Isolated recurrence at tracheostomy site in a non-laryngeal head and neck cancer
Sajid S Qureshi, DA Chaukar, AK DCruz
Departments of Head and Neck Services, Tata Memorial Hospital, Parel, Mumbai - 400 012, India
Sajid S Qureshi
Departments of Head and Neck Services, Tata Memorial Hospital, Parel, Mumbai - 400 012
|How to cite this article:|
Qureshi SS, Chaukar D A, DCruz A K. Isolated recurrence at tracheostomy site in a non-laryngeal head and neck cancer.J Postgrad Med 2006;52:233-234
|How to cite this URL:|
Qureshi SS, Chaukar D A, DCruz A K. Isolated recurrence at tracheostomy site in a non-laryngeal head and neck cancer. J Postgrad Med [serial online] 2006 [cited 2022 Dec 4 ];52:233-234
Available from: https://www.jpgmonline.com/text.asp?2006/52/3/233/26536
A 36-year-old-man presented with T3N1M0 squamous carcinoma of anterior two-thirds of the tongue. He had received two cycles of platinum-based chemotherapy at the referral hospital. He underwent anterior two-third glossectomy with bilateral modified neck dissection and reconstruction with a pectoralis major myocutaneous flap. A tracheostomy was performed through a separate neck incision using separate instruments after cleaning the tracheostomy site and placement of new drapes. Postoperatively, histopathology showed all cut margins to be free of tumor and three positive nodes with perinodal extension in two. Patient was decannulated three weeks after surgery once wounds had well healed.
He received 6000-cGray post-operative radiotherapy. The tracheostomy site and the superior mediastinum were included in the radiation field. Five months after completion of radiotherapy, the patient presented with a 4 x 4 cm proliferative mass at the tracheostomy site [Figure 1], biopsy of which proved to be metastasis of squamous carcinoma similar to the tongue lesion morphologically. There was no evidence of recurrent disease at the primary site or the neck. Computed tomography scan of the neck revealed a large proliferative mass at the tracheostomy site infiltrating the anterior wall of trachea and extending in to the soft tissues of the neck [Figure 2]. Chest X-ray did not reveal pulmonary metastases. In view of the extensive soft tissue disease extending into the superior mediastinum, only palliative chemotherapy was offered. The patient died 3 months later.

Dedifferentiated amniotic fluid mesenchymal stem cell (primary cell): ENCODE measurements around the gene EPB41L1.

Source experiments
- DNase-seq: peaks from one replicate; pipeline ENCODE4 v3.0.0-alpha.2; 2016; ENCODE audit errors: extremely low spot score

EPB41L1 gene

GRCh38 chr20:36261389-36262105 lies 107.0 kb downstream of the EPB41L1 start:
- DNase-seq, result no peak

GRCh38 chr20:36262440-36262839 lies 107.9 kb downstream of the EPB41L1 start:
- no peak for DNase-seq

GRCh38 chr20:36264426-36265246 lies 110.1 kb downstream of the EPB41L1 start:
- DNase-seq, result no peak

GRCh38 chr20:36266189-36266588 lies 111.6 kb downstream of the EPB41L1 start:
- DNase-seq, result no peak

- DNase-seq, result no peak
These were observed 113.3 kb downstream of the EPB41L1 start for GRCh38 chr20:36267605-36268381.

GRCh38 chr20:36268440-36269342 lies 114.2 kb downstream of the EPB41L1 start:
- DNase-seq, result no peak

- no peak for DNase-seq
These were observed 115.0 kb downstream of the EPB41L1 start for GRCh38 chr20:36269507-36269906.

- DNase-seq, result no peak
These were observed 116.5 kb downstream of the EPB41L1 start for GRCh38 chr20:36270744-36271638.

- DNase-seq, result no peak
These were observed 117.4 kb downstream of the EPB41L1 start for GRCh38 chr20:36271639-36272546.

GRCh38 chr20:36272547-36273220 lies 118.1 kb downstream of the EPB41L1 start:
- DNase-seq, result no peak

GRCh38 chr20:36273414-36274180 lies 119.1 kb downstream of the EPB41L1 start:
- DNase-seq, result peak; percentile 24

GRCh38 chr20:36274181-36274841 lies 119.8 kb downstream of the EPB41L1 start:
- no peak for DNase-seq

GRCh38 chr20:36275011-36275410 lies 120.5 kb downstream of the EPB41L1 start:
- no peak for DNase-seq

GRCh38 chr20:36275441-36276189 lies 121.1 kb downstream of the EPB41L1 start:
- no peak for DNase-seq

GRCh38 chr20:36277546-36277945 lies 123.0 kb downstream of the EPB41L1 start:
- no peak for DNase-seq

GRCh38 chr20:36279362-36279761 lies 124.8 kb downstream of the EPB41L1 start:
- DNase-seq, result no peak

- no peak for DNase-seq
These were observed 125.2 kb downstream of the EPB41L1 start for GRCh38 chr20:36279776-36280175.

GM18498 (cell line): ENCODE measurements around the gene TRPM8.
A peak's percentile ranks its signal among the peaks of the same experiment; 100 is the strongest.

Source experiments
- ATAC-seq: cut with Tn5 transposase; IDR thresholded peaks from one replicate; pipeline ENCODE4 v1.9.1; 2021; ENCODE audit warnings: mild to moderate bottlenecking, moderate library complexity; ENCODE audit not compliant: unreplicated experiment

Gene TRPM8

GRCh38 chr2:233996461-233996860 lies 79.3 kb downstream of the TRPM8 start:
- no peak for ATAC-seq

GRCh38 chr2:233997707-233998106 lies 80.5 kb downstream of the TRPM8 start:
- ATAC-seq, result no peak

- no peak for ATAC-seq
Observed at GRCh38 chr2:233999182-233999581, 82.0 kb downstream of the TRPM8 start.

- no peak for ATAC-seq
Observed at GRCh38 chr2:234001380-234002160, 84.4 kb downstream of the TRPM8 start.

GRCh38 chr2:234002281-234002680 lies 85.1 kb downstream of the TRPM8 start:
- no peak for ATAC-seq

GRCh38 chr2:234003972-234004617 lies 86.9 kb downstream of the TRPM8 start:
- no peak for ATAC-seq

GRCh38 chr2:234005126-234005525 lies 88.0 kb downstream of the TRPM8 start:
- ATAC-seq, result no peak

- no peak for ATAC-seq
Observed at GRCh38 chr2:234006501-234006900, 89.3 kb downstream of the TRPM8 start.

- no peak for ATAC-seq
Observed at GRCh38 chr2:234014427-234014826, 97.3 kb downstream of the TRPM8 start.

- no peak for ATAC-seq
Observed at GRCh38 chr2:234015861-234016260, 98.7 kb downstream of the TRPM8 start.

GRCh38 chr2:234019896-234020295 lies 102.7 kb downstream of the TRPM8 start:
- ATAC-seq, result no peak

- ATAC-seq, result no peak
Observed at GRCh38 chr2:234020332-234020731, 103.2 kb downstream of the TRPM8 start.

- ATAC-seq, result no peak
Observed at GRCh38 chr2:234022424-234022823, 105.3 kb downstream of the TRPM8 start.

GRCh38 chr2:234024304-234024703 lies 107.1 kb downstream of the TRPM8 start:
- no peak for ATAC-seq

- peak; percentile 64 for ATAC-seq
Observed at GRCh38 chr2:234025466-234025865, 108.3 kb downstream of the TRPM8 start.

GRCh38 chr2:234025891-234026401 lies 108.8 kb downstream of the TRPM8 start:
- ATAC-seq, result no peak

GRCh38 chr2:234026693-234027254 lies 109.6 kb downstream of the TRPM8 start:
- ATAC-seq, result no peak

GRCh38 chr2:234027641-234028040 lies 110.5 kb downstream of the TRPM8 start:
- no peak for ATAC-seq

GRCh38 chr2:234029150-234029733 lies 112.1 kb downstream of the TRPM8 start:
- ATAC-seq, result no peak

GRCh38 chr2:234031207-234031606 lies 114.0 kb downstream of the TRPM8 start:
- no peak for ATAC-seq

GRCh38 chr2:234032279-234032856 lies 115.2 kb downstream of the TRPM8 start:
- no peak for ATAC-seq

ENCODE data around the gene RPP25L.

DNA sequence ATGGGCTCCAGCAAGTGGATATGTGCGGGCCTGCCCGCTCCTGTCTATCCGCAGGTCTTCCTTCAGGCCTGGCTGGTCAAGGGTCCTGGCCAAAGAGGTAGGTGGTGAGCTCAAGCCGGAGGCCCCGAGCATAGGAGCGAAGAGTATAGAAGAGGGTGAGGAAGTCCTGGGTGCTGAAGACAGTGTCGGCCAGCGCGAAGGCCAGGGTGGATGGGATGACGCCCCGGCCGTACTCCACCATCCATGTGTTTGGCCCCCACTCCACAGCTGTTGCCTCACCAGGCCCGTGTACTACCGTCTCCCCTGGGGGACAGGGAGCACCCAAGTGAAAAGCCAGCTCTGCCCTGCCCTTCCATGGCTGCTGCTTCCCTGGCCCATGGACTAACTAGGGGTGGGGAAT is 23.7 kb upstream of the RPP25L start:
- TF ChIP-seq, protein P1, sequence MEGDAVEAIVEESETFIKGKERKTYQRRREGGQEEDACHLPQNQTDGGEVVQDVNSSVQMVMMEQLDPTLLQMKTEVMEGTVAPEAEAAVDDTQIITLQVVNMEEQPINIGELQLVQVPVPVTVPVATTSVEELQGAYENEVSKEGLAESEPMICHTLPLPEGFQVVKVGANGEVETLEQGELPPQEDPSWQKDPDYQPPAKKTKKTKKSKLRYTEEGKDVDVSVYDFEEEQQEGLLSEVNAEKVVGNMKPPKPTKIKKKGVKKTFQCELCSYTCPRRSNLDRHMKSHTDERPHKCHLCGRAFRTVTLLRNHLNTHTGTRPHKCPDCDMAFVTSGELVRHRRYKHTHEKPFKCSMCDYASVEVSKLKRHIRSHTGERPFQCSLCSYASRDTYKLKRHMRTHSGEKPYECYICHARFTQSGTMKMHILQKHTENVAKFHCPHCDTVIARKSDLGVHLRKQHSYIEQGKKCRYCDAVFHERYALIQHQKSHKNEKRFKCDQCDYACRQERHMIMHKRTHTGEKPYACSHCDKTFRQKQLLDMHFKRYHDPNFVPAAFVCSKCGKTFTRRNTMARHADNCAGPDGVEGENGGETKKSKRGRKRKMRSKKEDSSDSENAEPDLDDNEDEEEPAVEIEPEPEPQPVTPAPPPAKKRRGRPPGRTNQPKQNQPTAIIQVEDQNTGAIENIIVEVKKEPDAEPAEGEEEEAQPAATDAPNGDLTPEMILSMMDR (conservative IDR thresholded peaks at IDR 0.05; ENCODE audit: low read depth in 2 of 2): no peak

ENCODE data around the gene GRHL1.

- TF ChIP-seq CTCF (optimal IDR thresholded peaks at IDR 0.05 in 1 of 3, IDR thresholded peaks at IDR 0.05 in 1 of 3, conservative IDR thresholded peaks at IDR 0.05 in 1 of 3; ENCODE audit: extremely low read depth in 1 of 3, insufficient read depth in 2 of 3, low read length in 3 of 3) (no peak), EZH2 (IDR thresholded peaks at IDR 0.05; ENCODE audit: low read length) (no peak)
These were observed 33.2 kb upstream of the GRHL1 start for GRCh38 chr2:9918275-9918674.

Recurrence at tracheostomy site in the present case is probably due to implantation of neoplastic cells at the time of the original surgery or seeding of the tracheostomy site by haematogenously disseminated cells. Lymphatic metastasis does not appear to be the reason for the metastases in view of the midline location of the recurrence, but it cannot be excluded conclusively, considering the atypical lymphatic dissemination in patients with metastatic disease in the neck nodes. Contiguous spread is also unlikely in view of the absence of local or regional recurrence.
Neoplastic implantation is a well-known but uncommon cause of tumour recurrence.,, Manipulation of tumor at the time of surgery may also cause dissemination of tumor cells in to the circulation leading to distant metastases., The seeding of cancer cells at distant sites can be stimulated by trauma and / or inflammation as damaged tissues provide a fertile soil for the development of metastases from haematogenously disseminated tumor cells., The treatment of tracheostomy site recurrence may require an extended total laryngectomy or high dose radiotherapy if the site was not included in the radiation ports. A method of delivering high-dose radiation to the stomal area by implanting iridium applicators in the tracheostomy tube have been described in patients who have received full-course radiotherapy. Since only a few cases have been reported, specific recommendations cannot be provided, but a meticulous surgical technique, isolation of the surgical field with proper placement of drapes, change of instruments and gloves after removal of the specimen may theoretically reduce the risk of neoplastic implantations.
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